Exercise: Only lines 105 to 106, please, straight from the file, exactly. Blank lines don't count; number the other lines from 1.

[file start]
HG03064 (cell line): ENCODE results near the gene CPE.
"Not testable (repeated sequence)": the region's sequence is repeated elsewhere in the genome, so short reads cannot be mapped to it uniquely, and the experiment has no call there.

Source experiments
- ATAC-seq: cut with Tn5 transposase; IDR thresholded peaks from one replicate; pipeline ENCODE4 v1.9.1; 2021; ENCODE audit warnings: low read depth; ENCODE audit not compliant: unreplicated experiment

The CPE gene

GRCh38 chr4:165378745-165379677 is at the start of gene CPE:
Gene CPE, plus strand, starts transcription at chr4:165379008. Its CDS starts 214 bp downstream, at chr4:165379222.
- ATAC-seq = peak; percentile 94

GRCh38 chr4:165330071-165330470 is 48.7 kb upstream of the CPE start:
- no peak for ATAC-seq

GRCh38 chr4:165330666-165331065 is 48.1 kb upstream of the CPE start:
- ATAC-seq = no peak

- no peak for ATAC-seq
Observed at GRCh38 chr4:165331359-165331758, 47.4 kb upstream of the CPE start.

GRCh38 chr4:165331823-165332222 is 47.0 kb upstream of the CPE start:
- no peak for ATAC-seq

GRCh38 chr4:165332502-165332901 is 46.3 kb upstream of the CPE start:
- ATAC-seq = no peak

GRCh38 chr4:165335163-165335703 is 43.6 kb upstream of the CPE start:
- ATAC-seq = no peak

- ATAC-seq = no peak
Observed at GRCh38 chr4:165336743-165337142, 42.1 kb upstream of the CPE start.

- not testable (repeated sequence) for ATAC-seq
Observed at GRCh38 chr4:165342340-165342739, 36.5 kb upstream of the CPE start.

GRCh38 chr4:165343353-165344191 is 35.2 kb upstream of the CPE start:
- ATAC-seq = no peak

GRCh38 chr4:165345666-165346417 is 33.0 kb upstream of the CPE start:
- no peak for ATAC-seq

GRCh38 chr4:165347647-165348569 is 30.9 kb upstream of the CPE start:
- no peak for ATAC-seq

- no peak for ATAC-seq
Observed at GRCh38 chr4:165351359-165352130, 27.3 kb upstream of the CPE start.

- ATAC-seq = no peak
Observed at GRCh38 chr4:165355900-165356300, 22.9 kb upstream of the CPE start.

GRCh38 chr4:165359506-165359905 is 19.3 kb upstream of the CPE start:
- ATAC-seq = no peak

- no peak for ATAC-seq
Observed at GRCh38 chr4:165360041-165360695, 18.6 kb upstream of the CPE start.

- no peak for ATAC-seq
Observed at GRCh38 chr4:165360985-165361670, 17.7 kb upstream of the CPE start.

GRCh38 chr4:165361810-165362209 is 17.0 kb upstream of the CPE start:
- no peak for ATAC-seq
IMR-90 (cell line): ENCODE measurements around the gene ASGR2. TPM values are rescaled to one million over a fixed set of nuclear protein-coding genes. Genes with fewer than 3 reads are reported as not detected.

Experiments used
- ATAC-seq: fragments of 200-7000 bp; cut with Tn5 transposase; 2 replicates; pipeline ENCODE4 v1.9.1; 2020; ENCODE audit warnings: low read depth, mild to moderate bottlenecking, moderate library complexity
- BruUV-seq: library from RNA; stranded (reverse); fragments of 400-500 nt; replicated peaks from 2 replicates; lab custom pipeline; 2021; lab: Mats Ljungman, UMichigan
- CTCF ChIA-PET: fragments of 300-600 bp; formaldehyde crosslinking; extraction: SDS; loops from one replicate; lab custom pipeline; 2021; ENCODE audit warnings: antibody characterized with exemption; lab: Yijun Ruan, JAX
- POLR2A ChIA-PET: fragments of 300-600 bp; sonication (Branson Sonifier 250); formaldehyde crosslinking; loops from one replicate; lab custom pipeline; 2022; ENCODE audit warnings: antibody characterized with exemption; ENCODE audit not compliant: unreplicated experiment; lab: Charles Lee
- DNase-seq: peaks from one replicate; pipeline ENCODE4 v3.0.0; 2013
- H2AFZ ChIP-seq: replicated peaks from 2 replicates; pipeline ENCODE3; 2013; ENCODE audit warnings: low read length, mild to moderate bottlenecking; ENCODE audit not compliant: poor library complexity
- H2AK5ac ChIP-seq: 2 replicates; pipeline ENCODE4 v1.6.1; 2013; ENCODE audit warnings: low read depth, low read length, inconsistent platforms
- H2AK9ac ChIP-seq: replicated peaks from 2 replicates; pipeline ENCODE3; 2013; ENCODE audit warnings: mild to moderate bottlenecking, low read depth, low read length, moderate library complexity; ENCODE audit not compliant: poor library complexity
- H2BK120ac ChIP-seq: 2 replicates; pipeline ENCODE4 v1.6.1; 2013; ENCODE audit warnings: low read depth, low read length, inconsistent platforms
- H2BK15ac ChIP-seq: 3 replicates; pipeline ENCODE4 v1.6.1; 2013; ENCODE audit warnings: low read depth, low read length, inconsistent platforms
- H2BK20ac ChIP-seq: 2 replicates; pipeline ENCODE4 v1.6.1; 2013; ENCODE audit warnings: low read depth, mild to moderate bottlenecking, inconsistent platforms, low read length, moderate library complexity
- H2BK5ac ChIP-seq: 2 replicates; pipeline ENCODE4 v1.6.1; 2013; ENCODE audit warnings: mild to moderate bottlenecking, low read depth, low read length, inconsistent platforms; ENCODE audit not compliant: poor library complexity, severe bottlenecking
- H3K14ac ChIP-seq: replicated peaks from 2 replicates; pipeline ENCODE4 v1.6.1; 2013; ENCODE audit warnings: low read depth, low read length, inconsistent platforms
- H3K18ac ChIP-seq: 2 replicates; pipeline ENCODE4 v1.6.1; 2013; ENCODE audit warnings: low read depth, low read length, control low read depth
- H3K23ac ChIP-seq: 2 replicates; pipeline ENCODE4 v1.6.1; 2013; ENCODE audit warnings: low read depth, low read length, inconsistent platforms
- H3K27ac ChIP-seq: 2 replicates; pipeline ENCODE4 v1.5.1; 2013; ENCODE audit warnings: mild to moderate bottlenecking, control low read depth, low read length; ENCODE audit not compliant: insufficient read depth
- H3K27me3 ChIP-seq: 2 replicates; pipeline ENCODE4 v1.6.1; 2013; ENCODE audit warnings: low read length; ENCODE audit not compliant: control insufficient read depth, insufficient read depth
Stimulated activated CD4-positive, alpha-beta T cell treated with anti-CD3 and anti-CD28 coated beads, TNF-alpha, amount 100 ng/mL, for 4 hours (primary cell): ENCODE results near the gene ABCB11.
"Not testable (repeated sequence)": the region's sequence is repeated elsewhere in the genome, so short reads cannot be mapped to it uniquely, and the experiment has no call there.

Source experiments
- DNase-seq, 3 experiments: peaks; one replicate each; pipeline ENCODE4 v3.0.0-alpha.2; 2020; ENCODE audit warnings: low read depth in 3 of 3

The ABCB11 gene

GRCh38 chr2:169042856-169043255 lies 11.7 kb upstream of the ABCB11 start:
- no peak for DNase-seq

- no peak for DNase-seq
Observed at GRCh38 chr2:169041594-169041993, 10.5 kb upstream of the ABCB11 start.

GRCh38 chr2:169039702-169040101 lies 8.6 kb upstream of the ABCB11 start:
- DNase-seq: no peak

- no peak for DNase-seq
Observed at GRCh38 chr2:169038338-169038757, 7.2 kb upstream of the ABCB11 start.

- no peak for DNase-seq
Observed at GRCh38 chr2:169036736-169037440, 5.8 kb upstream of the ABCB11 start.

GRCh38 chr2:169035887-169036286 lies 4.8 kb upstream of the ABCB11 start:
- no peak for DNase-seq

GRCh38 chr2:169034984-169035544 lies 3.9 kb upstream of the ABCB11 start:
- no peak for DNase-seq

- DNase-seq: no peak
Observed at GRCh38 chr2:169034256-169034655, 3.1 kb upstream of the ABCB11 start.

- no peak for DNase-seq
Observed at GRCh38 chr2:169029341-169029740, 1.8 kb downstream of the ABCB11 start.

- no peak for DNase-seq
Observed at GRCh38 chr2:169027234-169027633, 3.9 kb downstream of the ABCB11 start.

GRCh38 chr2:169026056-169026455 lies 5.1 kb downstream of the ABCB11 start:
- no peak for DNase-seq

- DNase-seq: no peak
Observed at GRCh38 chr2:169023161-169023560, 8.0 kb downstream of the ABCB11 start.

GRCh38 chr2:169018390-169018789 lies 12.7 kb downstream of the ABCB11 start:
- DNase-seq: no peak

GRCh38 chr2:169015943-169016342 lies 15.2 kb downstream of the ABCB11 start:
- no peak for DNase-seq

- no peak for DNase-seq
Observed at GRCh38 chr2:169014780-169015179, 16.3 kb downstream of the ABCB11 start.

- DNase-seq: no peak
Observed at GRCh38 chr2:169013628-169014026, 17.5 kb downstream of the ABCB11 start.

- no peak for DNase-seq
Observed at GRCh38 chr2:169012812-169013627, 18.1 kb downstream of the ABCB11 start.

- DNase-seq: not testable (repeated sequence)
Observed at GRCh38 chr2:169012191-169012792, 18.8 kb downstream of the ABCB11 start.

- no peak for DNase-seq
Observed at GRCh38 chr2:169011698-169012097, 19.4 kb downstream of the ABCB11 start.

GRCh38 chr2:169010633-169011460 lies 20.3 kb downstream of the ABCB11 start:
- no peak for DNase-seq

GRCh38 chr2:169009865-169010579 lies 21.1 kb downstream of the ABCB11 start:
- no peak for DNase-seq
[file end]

GRCh38 chr2:169010633-169011460 lies 20.3 kb downstream of the ABCB11 start:
- no peak for DNase-seq